Sleep and Depression

Night Owls Beware. The Link Uncovered Between Depression and Lack of Sleep

April 30, 2018

Night Owls Beware. The Link Uncovered Between Depression and Lack of Sleep

Recent research suggests that night owls could very well be subject to mental health disorders.

A study* out of Florida took on data from almost 500 people with type 2 diabetes. The researchers found that people who stayed up late had more symptoms of depression than their early-to-bed peers. The study also highlighted the important finding that sleep quality is associated with depression too.

The lack of production of melatonin can also be a factor in controlling mood-related symptoms that are ultimately related to depression. Melatonin production is impacted by exposure to light during the night time.

Night owls will often skip important periods of sleep restoration due to their need to still get up early to meet deadlines for work, school, etc. This lack of sleep can also be a promoter for depression. If you’re finding it hard to get to sleep, there is some research that also suggests insomnia can be a precursor to depression and double your chances of falling to the illness.

Sleep therapists are teaching people to reserve their bed for the main purpose of sleep. Plan regular waking times, get up once you wake up, steer clear of eating, reading, watching the TV or other similar activity in bed, and don’t take naps during the day. If you are finding it hard to get some shut-eye, you could invest in these basic rules as a starting point.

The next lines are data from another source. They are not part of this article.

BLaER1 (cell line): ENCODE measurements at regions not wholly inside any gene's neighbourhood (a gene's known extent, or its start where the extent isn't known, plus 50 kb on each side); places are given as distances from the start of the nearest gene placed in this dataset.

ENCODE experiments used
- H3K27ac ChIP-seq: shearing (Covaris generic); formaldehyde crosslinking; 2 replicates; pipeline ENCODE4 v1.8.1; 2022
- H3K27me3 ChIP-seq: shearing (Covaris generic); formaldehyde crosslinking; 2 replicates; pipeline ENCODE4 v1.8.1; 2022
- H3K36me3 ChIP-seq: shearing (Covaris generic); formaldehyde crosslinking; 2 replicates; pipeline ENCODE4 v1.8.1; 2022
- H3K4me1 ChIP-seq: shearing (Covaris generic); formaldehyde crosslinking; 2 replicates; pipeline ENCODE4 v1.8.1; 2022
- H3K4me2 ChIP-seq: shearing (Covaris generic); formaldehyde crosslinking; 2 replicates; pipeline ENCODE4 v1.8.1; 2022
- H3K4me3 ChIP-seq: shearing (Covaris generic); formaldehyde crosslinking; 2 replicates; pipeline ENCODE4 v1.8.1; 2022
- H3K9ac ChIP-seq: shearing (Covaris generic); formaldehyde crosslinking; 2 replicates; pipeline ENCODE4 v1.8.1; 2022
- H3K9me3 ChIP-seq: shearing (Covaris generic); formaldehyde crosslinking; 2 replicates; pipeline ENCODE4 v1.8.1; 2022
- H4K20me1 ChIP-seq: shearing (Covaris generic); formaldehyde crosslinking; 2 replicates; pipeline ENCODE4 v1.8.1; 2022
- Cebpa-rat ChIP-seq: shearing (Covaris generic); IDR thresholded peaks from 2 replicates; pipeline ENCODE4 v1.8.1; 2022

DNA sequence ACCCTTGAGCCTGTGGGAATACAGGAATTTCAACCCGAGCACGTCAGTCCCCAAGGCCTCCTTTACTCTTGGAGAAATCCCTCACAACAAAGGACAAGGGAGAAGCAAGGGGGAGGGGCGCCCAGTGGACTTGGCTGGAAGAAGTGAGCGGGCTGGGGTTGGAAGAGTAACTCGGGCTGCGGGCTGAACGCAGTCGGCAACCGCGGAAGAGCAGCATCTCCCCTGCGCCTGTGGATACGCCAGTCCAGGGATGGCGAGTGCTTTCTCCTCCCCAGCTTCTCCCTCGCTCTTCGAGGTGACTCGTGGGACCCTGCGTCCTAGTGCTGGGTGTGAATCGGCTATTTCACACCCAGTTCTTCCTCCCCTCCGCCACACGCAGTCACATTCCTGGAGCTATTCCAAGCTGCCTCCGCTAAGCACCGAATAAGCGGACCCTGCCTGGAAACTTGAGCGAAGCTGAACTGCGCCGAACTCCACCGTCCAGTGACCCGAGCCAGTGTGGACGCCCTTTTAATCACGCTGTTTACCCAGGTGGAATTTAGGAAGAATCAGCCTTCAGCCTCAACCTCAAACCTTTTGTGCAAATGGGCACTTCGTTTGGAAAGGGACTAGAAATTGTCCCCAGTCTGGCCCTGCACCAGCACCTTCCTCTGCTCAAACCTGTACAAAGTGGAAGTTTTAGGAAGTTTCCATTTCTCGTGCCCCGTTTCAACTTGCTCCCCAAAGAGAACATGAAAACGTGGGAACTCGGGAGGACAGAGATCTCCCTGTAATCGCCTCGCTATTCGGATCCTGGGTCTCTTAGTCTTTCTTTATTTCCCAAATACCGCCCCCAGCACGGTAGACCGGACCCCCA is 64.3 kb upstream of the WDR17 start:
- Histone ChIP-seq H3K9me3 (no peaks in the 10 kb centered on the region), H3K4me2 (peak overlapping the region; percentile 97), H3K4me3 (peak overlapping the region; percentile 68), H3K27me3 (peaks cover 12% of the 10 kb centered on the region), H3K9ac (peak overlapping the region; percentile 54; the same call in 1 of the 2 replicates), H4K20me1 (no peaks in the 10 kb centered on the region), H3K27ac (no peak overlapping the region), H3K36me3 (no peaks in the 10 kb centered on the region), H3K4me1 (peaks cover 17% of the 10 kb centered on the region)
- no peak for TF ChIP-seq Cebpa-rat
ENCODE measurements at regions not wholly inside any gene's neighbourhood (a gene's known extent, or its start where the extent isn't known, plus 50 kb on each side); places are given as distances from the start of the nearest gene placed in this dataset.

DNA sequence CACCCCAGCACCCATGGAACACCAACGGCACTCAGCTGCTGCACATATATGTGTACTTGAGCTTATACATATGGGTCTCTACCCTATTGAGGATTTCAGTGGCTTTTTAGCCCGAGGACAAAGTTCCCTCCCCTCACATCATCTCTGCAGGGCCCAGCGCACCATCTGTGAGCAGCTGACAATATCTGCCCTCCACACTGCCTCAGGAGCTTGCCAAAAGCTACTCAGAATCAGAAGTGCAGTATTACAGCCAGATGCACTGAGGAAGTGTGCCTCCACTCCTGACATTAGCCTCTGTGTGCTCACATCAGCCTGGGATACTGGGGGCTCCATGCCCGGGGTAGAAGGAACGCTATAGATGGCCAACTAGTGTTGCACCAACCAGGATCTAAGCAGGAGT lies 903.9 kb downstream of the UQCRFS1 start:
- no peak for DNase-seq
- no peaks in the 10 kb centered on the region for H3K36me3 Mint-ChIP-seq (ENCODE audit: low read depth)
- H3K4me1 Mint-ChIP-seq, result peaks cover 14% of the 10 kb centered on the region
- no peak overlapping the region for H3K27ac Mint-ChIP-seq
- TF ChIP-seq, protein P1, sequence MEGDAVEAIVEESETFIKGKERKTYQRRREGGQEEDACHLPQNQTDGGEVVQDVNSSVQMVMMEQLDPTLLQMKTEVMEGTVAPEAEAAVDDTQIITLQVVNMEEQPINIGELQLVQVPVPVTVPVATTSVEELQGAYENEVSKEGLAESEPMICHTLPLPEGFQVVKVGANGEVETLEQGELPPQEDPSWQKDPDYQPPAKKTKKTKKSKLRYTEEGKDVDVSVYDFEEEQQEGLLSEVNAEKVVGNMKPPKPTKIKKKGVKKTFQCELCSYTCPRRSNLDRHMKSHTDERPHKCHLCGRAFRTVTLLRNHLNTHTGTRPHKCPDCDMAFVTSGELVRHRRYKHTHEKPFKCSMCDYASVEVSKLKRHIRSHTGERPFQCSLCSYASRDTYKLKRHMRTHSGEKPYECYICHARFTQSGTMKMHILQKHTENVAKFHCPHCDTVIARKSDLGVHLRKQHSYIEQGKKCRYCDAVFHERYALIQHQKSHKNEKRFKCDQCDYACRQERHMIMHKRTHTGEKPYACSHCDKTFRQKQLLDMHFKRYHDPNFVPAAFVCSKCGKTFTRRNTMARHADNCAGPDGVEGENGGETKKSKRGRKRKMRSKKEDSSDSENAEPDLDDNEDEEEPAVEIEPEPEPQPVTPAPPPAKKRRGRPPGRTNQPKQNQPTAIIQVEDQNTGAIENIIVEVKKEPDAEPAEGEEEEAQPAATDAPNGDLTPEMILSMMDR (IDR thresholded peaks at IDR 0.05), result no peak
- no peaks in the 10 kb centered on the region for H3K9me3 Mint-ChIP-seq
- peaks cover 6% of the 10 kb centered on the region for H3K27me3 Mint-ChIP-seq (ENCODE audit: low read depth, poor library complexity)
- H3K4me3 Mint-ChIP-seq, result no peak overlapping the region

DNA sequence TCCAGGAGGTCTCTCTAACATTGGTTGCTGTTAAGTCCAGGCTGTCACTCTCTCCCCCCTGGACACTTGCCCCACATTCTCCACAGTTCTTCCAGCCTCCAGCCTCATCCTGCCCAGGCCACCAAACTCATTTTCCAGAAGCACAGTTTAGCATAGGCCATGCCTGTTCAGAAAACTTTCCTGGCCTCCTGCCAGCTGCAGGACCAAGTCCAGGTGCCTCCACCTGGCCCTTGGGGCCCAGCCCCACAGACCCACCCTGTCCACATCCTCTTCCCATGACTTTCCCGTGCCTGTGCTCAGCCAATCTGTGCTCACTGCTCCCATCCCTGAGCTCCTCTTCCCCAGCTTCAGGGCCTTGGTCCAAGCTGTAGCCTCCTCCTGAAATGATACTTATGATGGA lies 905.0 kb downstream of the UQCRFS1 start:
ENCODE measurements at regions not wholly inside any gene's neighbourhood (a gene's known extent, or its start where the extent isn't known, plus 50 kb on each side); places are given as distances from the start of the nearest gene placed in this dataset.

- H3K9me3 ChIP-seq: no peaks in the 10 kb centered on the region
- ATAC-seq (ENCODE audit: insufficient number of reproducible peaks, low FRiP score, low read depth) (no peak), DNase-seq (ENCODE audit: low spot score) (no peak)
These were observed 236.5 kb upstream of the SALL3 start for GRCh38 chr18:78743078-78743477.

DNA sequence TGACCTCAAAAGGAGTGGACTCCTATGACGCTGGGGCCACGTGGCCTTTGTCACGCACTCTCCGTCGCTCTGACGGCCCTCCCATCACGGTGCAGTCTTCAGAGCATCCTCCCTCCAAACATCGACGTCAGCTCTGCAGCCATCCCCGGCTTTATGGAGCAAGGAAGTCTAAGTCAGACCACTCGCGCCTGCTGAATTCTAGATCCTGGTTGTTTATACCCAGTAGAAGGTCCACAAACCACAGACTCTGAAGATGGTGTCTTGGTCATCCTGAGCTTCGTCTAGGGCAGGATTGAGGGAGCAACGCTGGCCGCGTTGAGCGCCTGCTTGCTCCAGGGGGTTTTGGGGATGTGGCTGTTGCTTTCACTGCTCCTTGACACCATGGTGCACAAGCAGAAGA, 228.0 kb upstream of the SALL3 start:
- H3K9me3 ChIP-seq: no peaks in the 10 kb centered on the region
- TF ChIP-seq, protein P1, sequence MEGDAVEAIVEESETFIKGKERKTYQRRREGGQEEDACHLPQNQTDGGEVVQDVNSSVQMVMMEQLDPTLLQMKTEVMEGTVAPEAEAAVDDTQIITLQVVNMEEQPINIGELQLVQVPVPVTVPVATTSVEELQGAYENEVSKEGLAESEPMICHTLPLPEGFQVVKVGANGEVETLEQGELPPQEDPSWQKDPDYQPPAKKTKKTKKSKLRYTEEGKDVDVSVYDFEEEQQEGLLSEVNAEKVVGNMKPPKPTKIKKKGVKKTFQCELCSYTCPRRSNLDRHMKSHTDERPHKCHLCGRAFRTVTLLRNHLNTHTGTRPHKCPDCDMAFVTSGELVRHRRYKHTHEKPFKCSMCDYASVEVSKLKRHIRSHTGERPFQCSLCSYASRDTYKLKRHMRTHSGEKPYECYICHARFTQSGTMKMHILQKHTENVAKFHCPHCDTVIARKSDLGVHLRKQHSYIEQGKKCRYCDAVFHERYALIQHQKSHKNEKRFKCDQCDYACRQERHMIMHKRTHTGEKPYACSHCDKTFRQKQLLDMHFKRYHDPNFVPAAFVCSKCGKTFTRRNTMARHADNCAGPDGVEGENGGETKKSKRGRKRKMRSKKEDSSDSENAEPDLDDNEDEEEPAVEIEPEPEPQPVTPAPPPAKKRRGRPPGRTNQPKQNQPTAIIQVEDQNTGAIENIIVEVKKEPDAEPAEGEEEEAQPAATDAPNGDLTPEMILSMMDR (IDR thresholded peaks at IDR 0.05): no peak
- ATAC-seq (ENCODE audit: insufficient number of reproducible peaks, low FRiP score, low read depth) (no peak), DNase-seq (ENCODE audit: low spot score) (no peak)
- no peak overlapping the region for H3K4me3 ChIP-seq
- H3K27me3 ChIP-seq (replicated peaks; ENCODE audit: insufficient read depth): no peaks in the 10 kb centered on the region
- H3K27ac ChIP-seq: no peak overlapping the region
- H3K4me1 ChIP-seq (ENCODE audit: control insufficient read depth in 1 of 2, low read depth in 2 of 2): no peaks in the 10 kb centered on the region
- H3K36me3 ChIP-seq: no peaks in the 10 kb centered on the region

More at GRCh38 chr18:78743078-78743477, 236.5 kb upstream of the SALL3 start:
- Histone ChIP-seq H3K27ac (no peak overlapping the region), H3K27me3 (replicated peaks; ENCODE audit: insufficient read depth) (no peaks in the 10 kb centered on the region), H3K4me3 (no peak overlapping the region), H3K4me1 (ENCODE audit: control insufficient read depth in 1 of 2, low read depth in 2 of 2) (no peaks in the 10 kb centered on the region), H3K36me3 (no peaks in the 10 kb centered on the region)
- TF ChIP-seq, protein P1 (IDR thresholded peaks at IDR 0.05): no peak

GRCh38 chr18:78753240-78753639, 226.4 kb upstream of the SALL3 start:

Some other tips we have found to help with getting your weary head to bed are listed below.

  • Try adjusting your sleep times, so you are asleep by 10 pm at the latest. This is when the production of melatonin usually takes hold to make you feel like sleeping.
  • Wear blue light-blocking amber glasses after the sun goes down. You can wear them casually around the house, but in particular, make sure they are worn for any night-time screen viewing and screen work. This will help block out the light that slows your melatonin production and helps you get to sleep. It has been proven that people who make use of these glasses experience better sleep quality too.
  • Try using a salt lamp instead of bright lights inside your bedroom where possible.
  • Install some blue light blocking software to your phone or computer. This will toggle the colour of the screen as the day turns into night.
  • Try using a sleep mask if you have unwanted light filtering through to your bedroom. This could help to block out the light distraction for you.
  • Turn off any televisions or devices you don’t need overnight at the wall to eliminate unnecessary lights from standby buttons, etc. that may disrupt your sleep.

If you’re finding it hard to rest your noggin, Bondi Beach Tea Co. has a tasty blend of sleep tea that could help relax your body and your mind. Made with all-natural ingredients, our herbal infusion could be another helpful tool in the fight against sleep deprivation, insomnia and depression.

References:

*AJMC.com – Being a night owl linked with depression for those with diabetes



Leave a comment

Comments will be approved before showing up.